Okay now, Joe Dante’s “The Hole”, starring Chris Massaglia, Quinn Lord, Haley Bennett, and Teri Polo, is everything I hoped it would be after seeing footage from it at last July’s San Diego Comic-Con, a very fun little horror movie with shades of an Amblin film from the 80’s. I don’t know what Joe Dante has been up to recently, aside from “Loony Toons: Back in Action” (shudder) but it seems he hasn’t lost his footing since “Gremlins” and still knows how to make this kind of picture very well. It’s a perfect film by any stretch, but it’s certainly entertaining and was a great movie to see on Halloween night. The story centers on two brothers (Massaglia and Lord) who discover a, you guessed it, hole in the basement of their new house. Little do they know that the hole is alive, and has the power to bring the greatest fears of its victims to life.
The tone of “The Hole” is pretty much pitch perfect, managing to maintain a balance between horror and family friendly, without sacrificing too much of itself. Dante’s filmography is really on display here, with most of his tricks being used to full effect. Suspense is created masterfully created in several scenes, particularly a scene in which the two boys’ friend, Julie (played by Haley Bennett) is stalked in a school bathroom by a ghostly force. It’s an incredibly effective and atmospheric scene, culminating in one of the scariest shots in the film. There’s also a sequence in which a way too creepy clown doll comes to life that is shot and edited flawlessly, and seems a bit of an homage to Dante’s old friend Steven Spielberg.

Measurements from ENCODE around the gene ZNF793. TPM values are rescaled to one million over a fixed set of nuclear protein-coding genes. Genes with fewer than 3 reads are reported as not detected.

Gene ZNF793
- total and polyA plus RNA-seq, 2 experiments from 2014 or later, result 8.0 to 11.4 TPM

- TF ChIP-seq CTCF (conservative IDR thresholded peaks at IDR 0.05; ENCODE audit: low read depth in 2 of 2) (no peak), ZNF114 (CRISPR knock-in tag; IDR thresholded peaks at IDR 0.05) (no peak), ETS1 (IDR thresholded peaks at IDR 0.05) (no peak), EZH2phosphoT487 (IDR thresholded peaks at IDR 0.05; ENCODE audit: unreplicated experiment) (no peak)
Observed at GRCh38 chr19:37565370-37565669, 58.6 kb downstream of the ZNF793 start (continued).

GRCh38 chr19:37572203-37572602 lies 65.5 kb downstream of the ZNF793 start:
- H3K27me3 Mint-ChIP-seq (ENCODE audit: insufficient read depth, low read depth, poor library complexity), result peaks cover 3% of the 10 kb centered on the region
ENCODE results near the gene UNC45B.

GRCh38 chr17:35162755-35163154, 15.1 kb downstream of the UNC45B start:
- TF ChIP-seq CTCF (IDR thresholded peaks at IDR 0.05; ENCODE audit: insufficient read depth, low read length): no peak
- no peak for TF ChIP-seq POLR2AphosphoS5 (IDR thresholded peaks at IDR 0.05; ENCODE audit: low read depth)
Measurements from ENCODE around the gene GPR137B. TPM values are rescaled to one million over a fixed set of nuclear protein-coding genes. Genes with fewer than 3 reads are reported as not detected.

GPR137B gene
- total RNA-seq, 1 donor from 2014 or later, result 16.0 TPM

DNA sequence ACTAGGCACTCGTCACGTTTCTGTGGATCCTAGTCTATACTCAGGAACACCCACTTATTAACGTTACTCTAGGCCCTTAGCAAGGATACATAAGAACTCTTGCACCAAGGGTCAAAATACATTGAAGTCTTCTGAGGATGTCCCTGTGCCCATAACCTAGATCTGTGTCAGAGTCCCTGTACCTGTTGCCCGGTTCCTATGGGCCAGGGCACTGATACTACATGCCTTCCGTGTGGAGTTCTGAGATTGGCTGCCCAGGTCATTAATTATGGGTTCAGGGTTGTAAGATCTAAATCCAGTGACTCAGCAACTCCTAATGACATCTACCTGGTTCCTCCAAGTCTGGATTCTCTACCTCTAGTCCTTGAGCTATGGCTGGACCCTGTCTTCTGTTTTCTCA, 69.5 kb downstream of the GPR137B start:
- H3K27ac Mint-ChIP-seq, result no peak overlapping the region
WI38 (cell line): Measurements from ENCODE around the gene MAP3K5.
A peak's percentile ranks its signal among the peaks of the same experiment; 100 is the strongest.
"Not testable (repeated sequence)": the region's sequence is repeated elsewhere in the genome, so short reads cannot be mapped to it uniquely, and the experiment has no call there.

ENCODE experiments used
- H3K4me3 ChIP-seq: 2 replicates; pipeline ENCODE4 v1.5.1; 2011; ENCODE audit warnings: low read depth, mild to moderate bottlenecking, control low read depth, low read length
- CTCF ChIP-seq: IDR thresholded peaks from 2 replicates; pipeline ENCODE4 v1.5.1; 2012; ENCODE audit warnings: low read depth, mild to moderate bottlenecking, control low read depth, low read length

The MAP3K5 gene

Not everything in the film is perfect though, while the youngsters in the leading roles to really well, most of the side and adult characters put in performances that range from stiff to way over the top. I understand that you know you’re in what is essentially a B horror movie and want to have fun with it, but at least try to act like a normal human being in a few scenes. My biggest problem with this film though, is the 3D. It wasn’t needed and didn’t work. Sometimes 3D is wonderful, especially in animated films that benefit greatly from the increased sense of depth, and even “My Bloody Valentine 3D” used the effect well and managed to make it a part of the world of the film. Here in “The Hole”, it comes across as little more than an afterthought that some executive thought would up the film’s potential box office, which is probably true. If “The Final Destination” taught us anything, it’s that a really shitty movie can clean up at the box office if it’s in 3D. It’s nothing that ruins the film, but it is somewhat distracting at its best, and just gives you a headache at its worst.
If you’re a fan of some of Dante’s earlier work, like “The Howling” and “Gremlins”, or you enjoyed Mike Dougherty’s recent “Trick-r-Treat”, then “The Hole” is definitely worth a watch, preferably in a theater because the audience is one of the best aspects of the film. Like I said, it’s not perfect, but it’s damn fun.